A Kindergarten Story Book eBook

This eBook from the Gutenberg Project consists of approximately 66 pages of information about A Kindergarten Story Book.

“You have been very kind, my little friend,” said the fox.  “You have saved my life.  If you have a wish, tell me what it is and it shall be granted.”

“Oh, as to that,” said Ludwig, “I wish my little pail here were full of berries, for my sister and I are very hungry.”  Hardly had he spoken when his pail, which before had been quite empty, became full to the very brim with great delicious strawberries.  Ludwig ran swiftly home to the little brown hut where he and his sister lived quite alone on the edge of the forest.

“See, sister dear,” he called, “what a fine breakfast I have brought.”

“I am glad, brother,” said Marleen, “for I am very hungry; but where did you find so many berries in so short a time, and such delicious ones, too?”

Then Ludwig told his sister all about the fox, and how he had wished for the berries.

“Was I not wise, dear sister, to get such a good breakfast for us with so little trouble?”

But Marleen was not satisfied, and cried: 

“Foolish boy!  It was no ordinary fox whose foot you pulled out of the trap.  If he could fill your pail with berries, just for the asking, he could do far greater things.  You should have wished for something better.  Go back into the forest, find the fox, and tell him that our cupboard must be always full of food whenever we are hungry.”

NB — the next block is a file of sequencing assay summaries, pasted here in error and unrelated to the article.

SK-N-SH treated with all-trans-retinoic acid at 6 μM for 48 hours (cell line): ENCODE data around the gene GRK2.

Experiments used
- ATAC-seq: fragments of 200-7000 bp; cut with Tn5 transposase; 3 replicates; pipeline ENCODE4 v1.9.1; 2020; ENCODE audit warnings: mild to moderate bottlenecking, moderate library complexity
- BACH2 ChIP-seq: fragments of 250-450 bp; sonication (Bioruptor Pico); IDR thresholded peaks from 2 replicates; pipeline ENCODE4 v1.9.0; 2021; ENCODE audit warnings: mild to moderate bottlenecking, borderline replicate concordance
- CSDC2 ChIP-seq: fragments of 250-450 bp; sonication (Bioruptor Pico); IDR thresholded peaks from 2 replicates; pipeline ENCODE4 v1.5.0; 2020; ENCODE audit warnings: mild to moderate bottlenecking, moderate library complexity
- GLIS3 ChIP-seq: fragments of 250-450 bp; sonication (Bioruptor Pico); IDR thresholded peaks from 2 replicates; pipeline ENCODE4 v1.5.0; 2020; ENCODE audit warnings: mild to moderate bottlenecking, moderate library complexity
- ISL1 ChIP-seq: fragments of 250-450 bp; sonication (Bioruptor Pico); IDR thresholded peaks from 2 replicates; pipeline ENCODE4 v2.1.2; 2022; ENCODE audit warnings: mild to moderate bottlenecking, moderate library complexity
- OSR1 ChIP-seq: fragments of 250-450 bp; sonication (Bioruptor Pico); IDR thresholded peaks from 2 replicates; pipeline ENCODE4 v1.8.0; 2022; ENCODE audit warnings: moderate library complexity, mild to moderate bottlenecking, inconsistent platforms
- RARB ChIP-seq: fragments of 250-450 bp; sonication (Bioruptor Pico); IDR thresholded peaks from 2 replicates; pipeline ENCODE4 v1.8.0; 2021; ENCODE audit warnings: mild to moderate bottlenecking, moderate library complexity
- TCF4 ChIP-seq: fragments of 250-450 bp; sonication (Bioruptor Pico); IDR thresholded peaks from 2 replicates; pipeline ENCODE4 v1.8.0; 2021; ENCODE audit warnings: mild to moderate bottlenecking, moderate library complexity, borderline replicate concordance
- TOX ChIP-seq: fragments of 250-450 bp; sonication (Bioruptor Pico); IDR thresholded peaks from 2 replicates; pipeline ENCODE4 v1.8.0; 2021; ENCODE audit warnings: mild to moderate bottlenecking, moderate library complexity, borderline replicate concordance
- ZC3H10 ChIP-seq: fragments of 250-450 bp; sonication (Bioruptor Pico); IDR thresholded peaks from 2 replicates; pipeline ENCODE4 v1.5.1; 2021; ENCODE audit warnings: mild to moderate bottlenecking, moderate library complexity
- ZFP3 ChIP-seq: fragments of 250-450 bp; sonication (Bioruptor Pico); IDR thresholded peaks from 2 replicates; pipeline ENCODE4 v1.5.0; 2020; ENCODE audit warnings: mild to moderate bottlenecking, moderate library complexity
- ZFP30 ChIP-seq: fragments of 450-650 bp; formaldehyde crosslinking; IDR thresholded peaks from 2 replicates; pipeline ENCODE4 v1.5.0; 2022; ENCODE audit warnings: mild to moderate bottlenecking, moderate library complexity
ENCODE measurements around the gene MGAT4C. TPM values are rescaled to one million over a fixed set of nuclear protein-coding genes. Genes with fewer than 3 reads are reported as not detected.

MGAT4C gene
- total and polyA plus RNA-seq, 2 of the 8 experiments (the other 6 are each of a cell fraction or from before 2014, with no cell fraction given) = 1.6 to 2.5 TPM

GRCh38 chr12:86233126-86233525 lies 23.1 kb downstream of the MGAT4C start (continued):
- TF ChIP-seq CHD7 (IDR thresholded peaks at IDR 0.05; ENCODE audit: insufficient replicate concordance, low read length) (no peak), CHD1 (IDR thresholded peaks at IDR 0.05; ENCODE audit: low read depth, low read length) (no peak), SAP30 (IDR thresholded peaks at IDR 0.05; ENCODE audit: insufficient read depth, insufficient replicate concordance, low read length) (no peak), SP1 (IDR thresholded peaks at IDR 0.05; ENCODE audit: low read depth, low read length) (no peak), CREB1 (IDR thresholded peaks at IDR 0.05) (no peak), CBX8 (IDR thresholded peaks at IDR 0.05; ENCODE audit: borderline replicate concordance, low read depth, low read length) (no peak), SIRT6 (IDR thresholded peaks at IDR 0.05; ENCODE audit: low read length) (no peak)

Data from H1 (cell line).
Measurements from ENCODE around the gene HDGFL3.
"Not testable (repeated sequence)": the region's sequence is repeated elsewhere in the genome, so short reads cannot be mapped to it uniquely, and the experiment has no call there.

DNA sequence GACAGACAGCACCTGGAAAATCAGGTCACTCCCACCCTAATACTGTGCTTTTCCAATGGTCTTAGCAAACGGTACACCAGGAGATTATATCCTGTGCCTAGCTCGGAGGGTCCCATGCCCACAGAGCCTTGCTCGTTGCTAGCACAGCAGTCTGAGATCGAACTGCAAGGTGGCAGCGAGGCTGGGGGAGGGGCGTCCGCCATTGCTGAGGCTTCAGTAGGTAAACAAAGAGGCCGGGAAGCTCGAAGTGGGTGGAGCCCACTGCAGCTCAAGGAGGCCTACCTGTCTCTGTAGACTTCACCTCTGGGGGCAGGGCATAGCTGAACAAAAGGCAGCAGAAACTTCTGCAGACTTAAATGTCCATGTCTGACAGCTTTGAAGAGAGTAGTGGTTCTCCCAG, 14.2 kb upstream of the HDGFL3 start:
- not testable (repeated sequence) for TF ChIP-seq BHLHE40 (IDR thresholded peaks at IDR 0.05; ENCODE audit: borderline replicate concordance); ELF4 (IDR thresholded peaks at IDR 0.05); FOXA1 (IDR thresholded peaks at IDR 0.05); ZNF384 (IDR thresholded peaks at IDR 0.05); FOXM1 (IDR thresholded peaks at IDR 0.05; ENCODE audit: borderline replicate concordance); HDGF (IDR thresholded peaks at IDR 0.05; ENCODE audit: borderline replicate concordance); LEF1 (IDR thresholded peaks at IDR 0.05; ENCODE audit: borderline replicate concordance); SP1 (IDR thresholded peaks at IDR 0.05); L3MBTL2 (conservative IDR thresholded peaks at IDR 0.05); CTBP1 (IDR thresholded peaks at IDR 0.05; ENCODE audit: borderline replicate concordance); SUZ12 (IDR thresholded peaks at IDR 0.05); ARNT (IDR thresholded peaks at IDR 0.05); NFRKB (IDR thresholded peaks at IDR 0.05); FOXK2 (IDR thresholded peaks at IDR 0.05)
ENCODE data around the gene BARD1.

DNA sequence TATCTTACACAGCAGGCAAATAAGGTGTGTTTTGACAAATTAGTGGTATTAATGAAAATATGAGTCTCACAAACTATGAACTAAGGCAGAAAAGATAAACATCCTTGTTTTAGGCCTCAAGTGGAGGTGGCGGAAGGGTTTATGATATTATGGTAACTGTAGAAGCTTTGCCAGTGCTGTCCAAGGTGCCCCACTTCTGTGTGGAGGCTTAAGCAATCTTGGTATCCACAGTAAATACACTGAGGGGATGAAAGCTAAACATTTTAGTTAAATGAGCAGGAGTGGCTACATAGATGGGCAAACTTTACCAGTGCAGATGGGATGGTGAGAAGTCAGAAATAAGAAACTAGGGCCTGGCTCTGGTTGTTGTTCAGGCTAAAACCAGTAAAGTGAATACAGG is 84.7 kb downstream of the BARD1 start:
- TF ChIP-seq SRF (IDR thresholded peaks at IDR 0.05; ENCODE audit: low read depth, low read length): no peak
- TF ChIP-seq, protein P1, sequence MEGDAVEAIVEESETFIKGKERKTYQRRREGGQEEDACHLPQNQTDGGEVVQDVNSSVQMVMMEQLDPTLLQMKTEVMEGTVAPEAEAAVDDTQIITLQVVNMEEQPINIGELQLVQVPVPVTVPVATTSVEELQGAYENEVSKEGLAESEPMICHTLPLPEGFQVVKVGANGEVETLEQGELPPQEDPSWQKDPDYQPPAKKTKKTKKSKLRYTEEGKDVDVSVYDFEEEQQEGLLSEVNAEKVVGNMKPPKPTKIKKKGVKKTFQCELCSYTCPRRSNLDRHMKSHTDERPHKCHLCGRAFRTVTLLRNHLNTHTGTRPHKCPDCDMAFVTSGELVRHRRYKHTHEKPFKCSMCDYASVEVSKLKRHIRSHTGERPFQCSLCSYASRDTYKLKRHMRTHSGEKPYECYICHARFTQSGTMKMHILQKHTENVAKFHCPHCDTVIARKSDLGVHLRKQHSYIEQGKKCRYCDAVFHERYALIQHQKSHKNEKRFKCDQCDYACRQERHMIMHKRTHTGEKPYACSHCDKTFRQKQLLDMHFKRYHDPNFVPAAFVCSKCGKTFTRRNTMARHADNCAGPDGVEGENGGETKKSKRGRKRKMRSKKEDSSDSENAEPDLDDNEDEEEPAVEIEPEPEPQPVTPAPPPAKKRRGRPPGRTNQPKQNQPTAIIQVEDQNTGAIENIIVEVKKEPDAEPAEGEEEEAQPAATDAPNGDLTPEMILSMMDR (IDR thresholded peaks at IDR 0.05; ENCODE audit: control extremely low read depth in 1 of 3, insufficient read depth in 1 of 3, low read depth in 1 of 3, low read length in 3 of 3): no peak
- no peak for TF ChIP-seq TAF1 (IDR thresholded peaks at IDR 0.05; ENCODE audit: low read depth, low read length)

“Be satisfied, dear sister,” said Ludwig.  “We are quite happy as we are.  When we are again hungry I will go and find food in the forest as I have always done before.”

“No, no, I will not be satisfied!” said Marleen.  “You must do as I tell you;” and she gave her brother no peace until he went again into the forest.

“How now, little brother!” said the fox, when he saw Ludwig coming toward him through the trees; “is it not well with you?”

“Alas, my sister is not satisfied with the pail of berries,” said Ludwig.

“What would she, little brother?”

“That our cupboard should be always full whenever we are hungry.”

“Go, little brother, it shall be as she wishes,” said the fox.

Now, after this, whenever brother or sister were hungry, they found plenty of food just to their liking in the cupboard; and, as Ludwig had no longer to seek for nuts and berries in the forest, he could play all day long with his sister, and they were very happy because they were never separated.  But after a time Marleen refused to play, and sat moping on the doorstone.  “Why are you so troubled, sister?  Come, let us play in the sunshine,” said the boy.

“Why should I be happy?” said Marleen.  “Why should I play?  We have no toys, only ugly sticks and stones for playthings.  If you will go to the fox and get a beautiful doll, then I will play.”

“Be satisfied, dear sister,” said Ludwig.  “We are quite happy as we are.”

“No, no, I will not be satisfied!” said Marleen.  “You must do as I tell you;” and she gave her brother no peace until he went again into the forest.

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A Kindergarten Story Book from Project Gutenberg. Public domain.
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